With Garden Castoffs and Leftovers

I have almost forgotten the last time I thought of a dish first, and then went to buy the necessary ingredients.

The radish seeds we planted once grew tall, with lush leaves but no radishes. ‘There was some problem with the seeds,” said our friend at the nursery when I asked him if the reason was my planting too many in a small space.

 

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 “Take them out and throw them to the neighbor’s sheep,” he said, offering to give me new, guaranteed radish seeds. But the greens looked wonderful, tender, crunchy and somewhat spicy, so I braised them with garlic, adding slices of the delicious, smoked local sausage I got from Yiannis, the butcher at the port. I complemented the dish with some of the half-cooked wheat berries or farro (see the Note HERE) that I keep in the freezer. We loved this dish of greens and grains, flavored with pepper flakes and turmeric, and drizzled with lemon juice.

I probably will never be able to make the exact same one again, though, as I doubt that I will be able to grow this kind of mock-radish greens anytime soon. See the easy recipe for Risotto with Greens though, which you can make with spinach, chard, or with red beet stems and leaves that make an impressive deep red risotto.

 

This is an example of how I choose what to cook every day, looking first at the garden, then opening the cupboards, my fridge and the freezer to decide what I could use to supplement the fresh produce and create an interesting and wholesome meal.

I chop and freeze the beet stems and use them to make the bright red Beet Risotto, a Variation of my basic Risotto with Greens.

 

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Vegetarian Beet Borscht

This is the meat-less version of the famous Russian and Eastern European hearty, winter beet soup, which David Tanis brilliantly changed, creating a refreshing summer treat.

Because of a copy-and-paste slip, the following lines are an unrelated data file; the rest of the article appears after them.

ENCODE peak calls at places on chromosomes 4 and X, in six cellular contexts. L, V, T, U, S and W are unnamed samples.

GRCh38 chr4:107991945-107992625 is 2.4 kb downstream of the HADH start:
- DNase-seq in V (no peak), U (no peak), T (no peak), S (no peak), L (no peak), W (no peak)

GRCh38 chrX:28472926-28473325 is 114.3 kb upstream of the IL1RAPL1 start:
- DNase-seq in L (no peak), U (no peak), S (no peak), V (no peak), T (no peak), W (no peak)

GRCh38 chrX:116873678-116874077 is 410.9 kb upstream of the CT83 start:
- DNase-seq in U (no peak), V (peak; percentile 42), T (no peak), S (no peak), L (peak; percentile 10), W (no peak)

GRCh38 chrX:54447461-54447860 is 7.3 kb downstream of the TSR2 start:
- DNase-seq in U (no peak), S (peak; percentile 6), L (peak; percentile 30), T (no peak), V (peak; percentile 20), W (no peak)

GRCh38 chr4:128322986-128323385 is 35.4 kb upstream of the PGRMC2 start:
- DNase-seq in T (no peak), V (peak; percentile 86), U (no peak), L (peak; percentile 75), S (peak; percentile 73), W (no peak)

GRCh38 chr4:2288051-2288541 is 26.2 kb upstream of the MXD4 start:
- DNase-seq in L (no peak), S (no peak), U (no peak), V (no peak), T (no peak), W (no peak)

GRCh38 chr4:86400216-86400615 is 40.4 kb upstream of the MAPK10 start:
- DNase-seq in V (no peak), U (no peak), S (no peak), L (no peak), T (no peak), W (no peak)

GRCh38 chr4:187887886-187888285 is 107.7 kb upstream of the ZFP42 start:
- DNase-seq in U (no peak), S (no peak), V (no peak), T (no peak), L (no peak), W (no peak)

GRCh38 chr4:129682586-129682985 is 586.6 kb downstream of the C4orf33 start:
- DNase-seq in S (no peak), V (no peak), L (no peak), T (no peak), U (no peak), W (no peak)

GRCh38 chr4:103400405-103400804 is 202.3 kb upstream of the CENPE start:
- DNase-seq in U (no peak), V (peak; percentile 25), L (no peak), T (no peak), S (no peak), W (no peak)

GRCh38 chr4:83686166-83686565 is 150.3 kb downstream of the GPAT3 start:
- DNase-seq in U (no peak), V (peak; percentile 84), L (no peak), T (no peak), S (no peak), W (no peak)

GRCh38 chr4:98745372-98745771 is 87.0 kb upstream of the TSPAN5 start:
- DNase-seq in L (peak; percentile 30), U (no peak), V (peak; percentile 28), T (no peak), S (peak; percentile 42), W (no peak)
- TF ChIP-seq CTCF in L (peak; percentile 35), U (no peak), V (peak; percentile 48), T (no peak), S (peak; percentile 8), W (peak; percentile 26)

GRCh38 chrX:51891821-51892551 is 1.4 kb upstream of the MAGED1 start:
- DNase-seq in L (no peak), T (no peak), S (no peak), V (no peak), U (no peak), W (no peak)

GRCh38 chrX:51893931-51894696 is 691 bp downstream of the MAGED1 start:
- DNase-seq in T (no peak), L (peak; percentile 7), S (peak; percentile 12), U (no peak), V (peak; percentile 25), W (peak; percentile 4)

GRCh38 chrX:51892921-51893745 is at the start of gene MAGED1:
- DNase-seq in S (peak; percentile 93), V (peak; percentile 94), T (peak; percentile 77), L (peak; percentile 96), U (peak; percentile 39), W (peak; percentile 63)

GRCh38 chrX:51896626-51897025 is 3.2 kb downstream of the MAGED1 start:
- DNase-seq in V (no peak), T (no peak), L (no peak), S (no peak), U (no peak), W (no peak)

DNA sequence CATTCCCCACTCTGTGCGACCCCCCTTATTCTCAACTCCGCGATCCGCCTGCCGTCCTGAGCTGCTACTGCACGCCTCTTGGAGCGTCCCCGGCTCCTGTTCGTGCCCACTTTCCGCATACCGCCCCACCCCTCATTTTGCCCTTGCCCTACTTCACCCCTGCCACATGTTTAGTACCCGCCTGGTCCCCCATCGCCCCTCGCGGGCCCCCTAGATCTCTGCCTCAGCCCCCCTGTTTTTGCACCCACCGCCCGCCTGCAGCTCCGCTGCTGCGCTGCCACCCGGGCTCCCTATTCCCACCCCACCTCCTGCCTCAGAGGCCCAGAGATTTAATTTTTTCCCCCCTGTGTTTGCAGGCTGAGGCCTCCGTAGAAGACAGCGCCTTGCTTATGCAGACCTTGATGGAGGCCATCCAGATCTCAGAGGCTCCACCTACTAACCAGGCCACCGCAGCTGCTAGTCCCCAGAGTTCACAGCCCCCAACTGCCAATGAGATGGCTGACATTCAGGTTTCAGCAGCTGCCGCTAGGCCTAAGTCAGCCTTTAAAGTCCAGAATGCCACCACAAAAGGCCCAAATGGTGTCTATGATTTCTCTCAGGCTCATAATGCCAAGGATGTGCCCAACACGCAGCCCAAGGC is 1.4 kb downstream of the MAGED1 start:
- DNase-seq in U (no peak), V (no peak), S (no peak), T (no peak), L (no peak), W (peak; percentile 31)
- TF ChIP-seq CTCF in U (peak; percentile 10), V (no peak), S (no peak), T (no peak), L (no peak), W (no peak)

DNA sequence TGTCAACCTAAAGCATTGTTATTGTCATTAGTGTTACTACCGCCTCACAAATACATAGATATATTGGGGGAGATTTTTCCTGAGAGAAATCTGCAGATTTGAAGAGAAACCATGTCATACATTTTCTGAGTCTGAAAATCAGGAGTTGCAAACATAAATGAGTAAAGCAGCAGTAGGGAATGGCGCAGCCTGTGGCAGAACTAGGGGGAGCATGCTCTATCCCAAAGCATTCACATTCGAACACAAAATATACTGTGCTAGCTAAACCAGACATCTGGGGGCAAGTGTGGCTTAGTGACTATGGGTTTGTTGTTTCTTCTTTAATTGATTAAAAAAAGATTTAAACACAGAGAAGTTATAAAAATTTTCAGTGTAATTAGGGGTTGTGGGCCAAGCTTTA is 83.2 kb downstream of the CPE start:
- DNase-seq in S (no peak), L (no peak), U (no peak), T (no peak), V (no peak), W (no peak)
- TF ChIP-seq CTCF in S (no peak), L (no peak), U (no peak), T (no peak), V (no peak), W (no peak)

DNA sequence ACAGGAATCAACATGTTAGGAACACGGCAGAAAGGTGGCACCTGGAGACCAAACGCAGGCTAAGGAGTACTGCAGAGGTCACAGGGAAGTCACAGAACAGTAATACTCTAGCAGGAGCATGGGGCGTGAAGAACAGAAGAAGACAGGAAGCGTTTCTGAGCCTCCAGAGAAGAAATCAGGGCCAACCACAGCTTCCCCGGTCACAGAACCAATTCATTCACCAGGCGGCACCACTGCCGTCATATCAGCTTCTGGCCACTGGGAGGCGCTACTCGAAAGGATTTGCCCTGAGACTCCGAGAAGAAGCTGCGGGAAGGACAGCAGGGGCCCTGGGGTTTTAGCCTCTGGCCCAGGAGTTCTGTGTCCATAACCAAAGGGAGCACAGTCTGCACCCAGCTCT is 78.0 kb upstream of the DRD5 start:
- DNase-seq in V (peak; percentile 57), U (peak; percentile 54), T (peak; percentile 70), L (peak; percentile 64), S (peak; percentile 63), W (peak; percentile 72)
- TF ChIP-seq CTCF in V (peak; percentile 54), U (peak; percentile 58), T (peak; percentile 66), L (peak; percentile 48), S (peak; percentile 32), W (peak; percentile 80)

I slightly adapted Tanis’ recipe, basically omitting the celery, because Costas is not fond of it. Kale is not available here, but the beets come with their greens which I used; you can alternatively add chard, kale, or any other green you like.

I simply top the wonderful soup with thick strained yogurt instead of the cream and freshly grated horseradish, which would be fantastic, if only we could get it on Kea!

 

In his introduction to the recipe, David Tanis talks about “…the long-gone resorts of the Catskills, in the so-called Jewish Alps. During their heyday, in the 1940s, ’50s and ’60s, these summer resorts hosted generations of Jewish Americans, at a time when virulent anti-Semitism prevented their admittance to non-Jewish resorts. Families would spend the whole summer in these mountains enclaves to escape the sweltering city. There were daily activities and nightly entertainment. Comedians who worked the circuit called it the Borscht Belt. And quite a lot of cold borscht was served in that era before air-conditioning.”

 

Serves 6 (more…)

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Beets and Greens with Skordalia (garlic sauce)

This garlic-scented combination of beets and greens, or green beans is served on many islands during the spring Lent, before Easter and all-through the summer. On other occasions, you will find it accompanying fried salt cod, fried anchovies or other humble fish. The skordalia (garlic sauce) in this particular version can be quite mild and creamy, like garlicky mashed potatoes, or more pungent, to your taste.

See also the unusual Pelion skordalia with unripe grapes or verjuice.

 

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Serve the salad as a first course or as a side dish with grilled or fried fish.

Adapted from The Foods of the Greek Islands (Houghton Mifflin)

 

 

Makes 4-6 servings

 

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